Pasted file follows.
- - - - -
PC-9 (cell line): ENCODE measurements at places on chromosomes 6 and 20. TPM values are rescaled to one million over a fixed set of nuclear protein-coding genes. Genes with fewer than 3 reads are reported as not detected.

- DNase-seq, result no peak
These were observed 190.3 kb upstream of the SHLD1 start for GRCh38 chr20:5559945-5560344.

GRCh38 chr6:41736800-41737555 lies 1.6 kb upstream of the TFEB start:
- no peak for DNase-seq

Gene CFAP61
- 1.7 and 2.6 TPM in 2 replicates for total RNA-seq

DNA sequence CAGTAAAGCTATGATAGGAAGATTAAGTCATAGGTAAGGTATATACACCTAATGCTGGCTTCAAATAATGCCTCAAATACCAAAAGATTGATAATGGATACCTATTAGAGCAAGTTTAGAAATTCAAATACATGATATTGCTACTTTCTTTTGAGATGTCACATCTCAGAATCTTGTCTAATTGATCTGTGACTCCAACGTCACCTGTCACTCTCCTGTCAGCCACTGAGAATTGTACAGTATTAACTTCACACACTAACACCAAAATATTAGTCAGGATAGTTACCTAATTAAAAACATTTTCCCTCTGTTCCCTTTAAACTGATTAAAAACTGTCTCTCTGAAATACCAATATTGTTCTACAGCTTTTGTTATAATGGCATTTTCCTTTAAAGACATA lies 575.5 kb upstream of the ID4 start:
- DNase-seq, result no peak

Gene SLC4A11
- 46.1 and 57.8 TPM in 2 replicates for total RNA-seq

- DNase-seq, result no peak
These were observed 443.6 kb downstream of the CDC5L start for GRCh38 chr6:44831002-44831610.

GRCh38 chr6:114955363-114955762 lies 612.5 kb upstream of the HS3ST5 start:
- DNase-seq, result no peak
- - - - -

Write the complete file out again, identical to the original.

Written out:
PC-9 (cell line): ENCODE measurements at places on chromosomes 6 and 20. TPM values are rescaled to one million over a fixed set of nuclear protein-coding genes. Genes with fewer than 3 reads are reported as not detected.

- DNase-seq, result no peak
These were observed 190.3 kb upstream of the SHLD1 start for GRCh38 chr20:5559945-5560344.

GRCh38 chr6:41736800-41737555 lies 1.6 kb upstream of the TFEB start:
- no peak for DNase-seq

Gene CFAP61
- 1.7 and 2.6 TPM in 2 replicates for total RNA-seq

DNA sequence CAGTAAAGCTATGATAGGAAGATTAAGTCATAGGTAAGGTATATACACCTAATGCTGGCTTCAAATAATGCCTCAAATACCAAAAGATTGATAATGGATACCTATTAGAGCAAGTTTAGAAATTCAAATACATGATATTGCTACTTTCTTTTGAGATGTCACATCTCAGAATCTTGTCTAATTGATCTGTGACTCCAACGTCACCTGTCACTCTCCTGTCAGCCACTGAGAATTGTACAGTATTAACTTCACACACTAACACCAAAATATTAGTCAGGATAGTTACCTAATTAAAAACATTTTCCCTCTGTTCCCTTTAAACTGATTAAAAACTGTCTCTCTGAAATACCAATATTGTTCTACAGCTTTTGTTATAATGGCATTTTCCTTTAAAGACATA lies 575.5 kb upstream of the ID4 start:
- DNase-seq, result no peak

Gene SLC4A11
- 46.1 and 57.8 TPM in 2 replicates for total RNA-seq

- DNase-seq, result no peak
These were observed 443.6 kb downstream of the CDC5L start for GRCh38 chr6:44831002-44831610.

GRCh38 chr6:114955363-114955762 lies 612.5 kb upstream of the HS3ST5 start:
- DNase-seq, result no peak